Postcards from the Lake District: Dacre

Having found my little excursion to Barton to be a great success, I was confident that another side trip to Dacre would be worthwhile.

My main route back to Penrith was along a direct road to the north-east, pointing like a finger from Ullswater’s northern end. The turn-off for Barton had been to the east, with the Dacre leg to the west. The contour lines on the map around Dacre were slightly off-putting, but by now I’d decided that any side-trip was both manageable and worthwhile, especially with time to spare.

As with the jaunt to Barton, as soon as I turned off the main road towards Dacre, all was quiet and remote. I passed a sleepy farmhouse or two, but little else until I found myself looking down a rather steep hill. I paused at this point, with the incline giving me only one initial concern: coming back up the same way. But by now I was committed to Dacre, and I knew I’d regret not paying the village a visit. With that, I set off again, determined to enjoy the whizz downhill despite the sting in its tail.

The bottom of the hill brought me to a modest, attractive stone-built bridge which took the road curving over Dacre Beck. Once over the bridge, it was a short spin up a slight incline to Dacre itself. I pressed on, looking around the various cottages and other buildings until I found my destination: the tower of St Andrew’s Church.

I parked up my bicycle near the gate, and entered the churchyard to have a closer look. It’s a pretty church, dating back to the 12th century, set in a churchyard on multiple levels which hug the natural contours. Sheep graze in adjacent fields and, as usual, I seemed to have the place to myself.

While the church was rather attractive, it was a little unremarkable, so having given the building a circuit, I was heading back to my bike when I glanced back to take a photograph. As I lifted the viewfinder to my eye, I was startled by the sudden sound of the bells striking one o’clock. Even more startled as the clock on the tower said it was only five to…

Having snapped the church, I made for the gate again. This time I noticed that perhaps I wasn’t alone after all. Besides a couple of squirrels I’d seen scampering about, I noticed one or two stone columns, each one about the height of a child, looking very old and weather-worn. I didn’t know what to make of them at the time, but I could discern that they were some sort of crude animal.

Much later I read about these figures: they are the infamous ‘Dacre bears’ – or possibly lions – which stand, the four of them, at each corner of the original churchyard. They’re thought to be medieval, are of red sandstone, and are Grade II listed – but that’s about all that is known of them for sure.

As I left the churchyard, it turned out that the bears were not the only treat Dacre had hidden in plain sight. I sat for a minute on a bench marking the coronation of the Queen under a large tree. Studying the map, I noticed the word castle, in the Ordnance Survey’s own stylised font.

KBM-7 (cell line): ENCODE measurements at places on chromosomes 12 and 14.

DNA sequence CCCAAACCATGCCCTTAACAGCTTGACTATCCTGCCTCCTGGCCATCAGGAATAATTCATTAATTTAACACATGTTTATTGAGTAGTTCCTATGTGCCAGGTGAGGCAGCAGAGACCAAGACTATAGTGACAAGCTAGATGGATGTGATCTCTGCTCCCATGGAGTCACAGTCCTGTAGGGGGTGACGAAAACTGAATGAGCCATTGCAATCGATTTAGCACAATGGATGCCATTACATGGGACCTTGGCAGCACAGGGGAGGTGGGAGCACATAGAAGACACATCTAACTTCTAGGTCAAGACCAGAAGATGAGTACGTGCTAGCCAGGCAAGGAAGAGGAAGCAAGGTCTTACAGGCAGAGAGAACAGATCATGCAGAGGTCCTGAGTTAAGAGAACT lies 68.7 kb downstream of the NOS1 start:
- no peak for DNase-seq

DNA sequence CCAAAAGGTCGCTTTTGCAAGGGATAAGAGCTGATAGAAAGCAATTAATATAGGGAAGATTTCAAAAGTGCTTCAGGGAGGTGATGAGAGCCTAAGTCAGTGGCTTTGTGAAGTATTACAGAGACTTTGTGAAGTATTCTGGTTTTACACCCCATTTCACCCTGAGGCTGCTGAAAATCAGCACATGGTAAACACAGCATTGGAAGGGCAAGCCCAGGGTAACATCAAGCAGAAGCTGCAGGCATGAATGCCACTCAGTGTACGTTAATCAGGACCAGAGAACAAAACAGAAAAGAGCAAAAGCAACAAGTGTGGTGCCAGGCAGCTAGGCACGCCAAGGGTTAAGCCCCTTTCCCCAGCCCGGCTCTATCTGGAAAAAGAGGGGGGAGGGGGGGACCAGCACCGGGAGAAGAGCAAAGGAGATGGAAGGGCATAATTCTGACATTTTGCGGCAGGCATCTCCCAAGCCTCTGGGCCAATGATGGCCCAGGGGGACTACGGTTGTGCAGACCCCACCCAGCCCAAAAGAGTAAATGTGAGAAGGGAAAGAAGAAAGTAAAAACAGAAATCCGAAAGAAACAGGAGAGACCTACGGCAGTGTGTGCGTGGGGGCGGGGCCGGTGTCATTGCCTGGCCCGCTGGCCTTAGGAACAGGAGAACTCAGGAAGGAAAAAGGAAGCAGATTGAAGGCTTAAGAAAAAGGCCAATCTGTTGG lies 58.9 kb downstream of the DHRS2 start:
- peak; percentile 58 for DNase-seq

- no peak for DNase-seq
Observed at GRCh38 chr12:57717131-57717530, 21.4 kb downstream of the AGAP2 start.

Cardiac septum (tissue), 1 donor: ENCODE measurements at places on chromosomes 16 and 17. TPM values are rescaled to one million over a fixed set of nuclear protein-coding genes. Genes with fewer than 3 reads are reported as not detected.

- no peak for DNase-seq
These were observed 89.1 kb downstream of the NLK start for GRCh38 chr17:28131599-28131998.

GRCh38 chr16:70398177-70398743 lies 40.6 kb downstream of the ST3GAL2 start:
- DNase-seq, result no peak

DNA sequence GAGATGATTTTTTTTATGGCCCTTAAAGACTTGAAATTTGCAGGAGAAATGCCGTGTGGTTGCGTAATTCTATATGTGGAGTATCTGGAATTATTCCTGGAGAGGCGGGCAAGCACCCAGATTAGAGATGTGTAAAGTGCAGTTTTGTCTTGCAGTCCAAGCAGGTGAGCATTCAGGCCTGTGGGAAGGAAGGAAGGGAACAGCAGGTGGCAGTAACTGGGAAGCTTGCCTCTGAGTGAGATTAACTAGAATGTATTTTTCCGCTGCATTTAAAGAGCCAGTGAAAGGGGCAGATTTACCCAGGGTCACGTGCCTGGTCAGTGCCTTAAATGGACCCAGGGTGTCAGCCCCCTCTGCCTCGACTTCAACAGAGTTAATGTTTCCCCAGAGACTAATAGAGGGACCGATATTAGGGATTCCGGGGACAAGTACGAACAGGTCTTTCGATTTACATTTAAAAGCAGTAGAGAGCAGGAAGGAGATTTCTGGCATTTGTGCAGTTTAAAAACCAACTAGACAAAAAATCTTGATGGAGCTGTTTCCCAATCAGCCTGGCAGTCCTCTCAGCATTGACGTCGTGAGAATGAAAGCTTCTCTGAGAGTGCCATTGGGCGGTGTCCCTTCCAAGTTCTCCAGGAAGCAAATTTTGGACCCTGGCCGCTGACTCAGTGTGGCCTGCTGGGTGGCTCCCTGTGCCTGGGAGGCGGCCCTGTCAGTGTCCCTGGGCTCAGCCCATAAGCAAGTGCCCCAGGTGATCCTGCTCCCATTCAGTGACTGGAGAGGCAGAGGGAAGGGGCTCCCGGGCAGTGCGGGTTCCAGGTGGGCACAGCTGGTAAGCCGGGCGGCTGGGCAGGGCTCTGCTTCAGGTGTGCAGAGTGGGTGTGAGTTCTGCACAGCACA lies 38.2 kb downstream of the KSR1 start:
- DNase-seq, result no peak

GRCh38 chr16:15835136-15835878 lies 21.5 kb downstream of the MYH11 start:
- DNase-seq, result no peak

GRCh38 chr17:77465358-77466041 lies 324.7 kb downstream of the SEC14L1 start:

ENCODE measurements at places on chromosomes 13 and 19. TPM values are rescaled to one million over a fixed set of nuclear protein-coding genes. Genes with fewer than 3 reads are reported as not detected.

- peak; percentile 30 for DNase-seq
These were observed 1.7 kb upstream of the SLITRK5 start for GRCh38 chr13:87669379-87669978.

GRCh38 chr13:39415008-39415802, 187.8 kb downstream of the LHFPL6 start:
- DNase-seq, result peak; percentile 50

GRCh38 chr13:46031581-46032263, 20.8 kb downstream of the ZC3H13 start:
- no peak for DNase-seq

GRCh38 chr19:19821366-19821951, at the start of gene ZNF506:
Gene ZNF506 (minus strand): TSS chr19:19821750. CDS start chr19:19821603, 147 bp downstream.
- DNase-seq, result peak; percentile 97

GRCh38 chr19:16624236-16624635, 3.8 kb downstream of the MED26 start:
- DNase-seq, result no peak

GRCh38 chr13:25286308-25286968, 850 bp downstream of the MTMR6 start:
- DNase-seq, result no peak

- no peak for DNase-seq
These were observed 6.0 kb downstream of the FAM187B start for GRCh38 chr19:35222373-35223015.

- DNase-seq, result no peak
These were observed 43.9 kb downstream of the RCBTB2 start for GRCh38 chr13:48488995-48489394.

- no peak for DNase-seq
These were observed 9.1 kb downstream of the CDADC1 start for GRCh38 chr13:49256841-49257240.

As usual, this was enough to pique my interest, so I scoffed some flapjack and headed off to look for it. I started down a farm track which specified no cycling. I got off and pushed, deciding I’d give it a minute or two to see if this castle materialised before turning back.

I soon encountered a ewe with two lambs sat lazily in the middle of the track. I edged closer and allowed them to get up slowly and saunter over to a patch of shade. To my right, suddenly, was a very large building. Dacre Castle! At 2-3 storeys high and roughly cubic in shape, it’s admittedly not the vast size one would expect from a castle, but it has all the box-ticking features: (empty) moat; towers/turrets; crenellations.

In checking my terminology, I stumbled upon something that sounds rather like a steampunk James Bond that I’d never heard of before: http://en.wikipedia.org/wiki/Licence_to_crenellate.

 

Dacre Castle is now a private home so, short of taking too many photographs of someone’s house, I was happy enough to have merely found the thing after seeing it on a map. I’d have easily missed it. Satisfied, I pushed off, back through Dacre, down the road to the old bridge, and back up the steep hill I’d whizzed down earlier.

This, of course, brought my bicycle and I back onto the main road for Penrith, and I was left with fewer and fewer options for procrastinating and prolonging the end of my journey home.

The country house of Dalemain stood alongside the road, but I’d seemingly chosen the only day/afternoon/hour of the week that it’s closed to shoot past. Unfortunately-named Stainton had only an alpaca centre(!) to distract me, but I was able to resist its charms.

I paused by the village hall at the only bench I could find to stop and catch up on my journal. From there it was just a brief zip under the dual carriageway which had irked me on my way out of Penrith earlier in the week, and then I suddenly found myself on familiar roads, meaning I was just a mile or so from my destination.

As I got settled under the awning of Penrith station and opened up my Guardian, I heard the first few drops of rain falling – the showers that had been threatening my ride ever since Barton. I’d managed to avoid them all morning, and now all I had to do was sit and wait for my train home, my mind filled with memories of a lovely few days exploring the Lakes.

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